When we are faced with a decision, and we’re not sure what to do, usually we’ll just go with the majority opinion. When do we begin adopting this strategy of “following the crowd”? In a new report in Psychological Science psychologists Kathleen H. Corriveau, Maria Fusaro, and Paul L. Harris of Harvard University describe experiments suggesting that this tendency starts very early on, around preschool age.
New research suggests that a person’s appearance may play a role in whether they are deemed trustworthy by financial lenders. The study is summarized in a working paper by Jefferson Duarte at Rice University’s Jones Graduate School of Management and Stephan Siegel and Lance Young, both of the University of Washington.
Incipient sex chromosomes have been found in New Zealand’s eponymous export, the kiwifruit. Researchers have mapped the kiwifruit genome and pin-pointed the sex-determining locus.
For the tiny soil-dwelling nematode worm Caenorhabditis elegans, life is usually a situation of feast or famine. Researchers at the California Institute of Technology (Caltech) have found that this worm has evolved a surprisingly optimistic genetic strategy to cope with these disparate conditions–one that could eventually point the way to new treatments for a host of human diseases caused by parasitic worms.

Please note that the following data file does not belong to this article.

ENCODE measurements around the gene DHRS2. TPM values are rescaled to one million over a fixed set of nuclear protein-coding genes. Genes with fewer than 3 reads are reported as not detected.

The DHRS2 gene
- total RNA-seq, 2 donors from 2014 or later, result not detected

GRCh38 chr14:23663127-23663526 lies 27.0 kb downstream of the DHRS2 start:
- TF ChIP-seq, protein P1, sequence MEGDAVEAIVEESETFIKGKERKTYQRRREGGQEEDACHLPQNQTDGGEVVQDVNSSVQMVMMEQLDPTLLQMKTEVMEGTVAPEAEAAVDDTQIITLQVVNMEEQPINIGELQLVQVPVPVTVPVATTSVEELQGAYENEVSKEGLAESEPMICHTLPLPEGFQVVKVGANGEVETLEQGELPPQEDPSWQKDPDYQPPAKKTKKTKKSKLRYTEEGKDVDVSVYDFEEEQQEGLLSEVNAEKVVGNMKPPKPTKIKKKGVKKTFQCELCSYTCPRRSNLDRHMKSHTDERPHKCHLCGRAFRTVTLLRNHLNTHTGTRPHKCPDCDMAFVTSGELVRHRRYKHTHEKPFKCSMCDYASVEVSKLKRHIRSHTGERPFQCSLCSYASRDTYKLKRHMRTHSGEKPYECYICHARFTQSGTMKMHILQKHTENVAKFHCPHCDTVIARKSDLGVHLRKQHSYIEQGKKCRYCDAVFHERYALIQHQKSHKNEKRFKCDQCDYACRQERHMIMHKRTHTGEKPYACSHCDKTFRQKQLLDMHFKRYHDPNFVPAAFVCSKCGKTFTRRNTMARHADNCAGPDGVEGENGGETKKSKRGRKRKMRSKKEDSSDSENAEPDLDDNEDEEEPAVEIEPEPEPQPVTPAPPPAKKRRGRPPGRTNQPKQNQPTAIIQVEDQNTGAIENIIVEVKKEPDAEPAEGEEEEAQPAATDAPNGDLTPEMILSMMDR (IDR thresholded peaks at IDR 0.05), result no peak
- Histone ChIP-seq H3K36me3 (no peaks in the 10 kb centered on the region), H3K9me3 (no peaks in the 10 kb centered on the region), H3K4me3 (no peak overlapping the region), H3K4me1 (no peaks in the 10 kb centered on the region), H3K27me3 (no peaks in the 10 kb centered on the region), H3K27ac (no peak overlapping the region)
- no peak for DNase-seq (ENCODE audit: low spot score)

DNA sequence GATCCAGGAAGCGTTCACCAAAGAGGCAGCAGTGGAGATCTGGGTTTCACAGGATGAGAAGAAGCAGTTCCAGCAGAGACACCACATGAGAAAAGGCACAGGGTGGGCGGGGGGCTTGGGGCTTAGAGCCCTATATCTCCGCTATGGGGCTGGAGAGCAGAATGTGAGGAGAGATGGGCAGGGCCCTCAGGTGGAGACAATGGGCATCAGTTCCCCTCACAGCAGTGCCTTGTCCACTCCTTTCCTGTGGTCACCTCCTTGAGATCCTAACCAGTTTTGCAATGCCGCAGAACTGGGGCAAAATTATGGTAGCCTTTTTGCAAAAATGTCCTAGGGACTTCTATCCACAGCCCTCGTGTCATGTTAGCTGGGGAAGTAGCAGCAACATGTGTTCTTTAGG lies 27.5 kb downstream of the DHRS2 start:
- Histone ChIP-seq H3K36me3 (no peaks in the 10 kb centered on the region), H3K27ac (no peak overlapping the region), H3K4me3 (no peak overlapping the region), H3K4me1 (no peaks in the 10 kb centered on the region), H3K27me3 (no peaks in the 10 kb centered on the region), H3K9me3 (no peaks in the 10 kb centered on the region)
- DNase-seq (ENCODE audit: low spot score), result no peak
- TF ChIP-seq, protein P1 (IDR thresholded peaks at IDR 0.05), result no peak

Mice lose their fear of territorial rivals when a tiny piece of their brain is neutralized, a new study reports. The study adds to evidence that primal fear responses do not depend on the amygdala – long a favored region of fear researchers – but on an obscure corner of the primeval brain.
The human brain’s sensitivity to unexpected outcomes plays a fundamental role in the ability to adapt and learn new behaviors, according to a new study by a team of psychologists and neuroscientists from the University of Pennsylvania.
Can exposure to a single virus particle lead to infection or disease? Until now, solid proof has been lacking. Experimental research with insect larvae at Wageningen University and Simon Fraser University in Canada has shown that one virus particle is theoretically enough to cause infection and subsequent disease.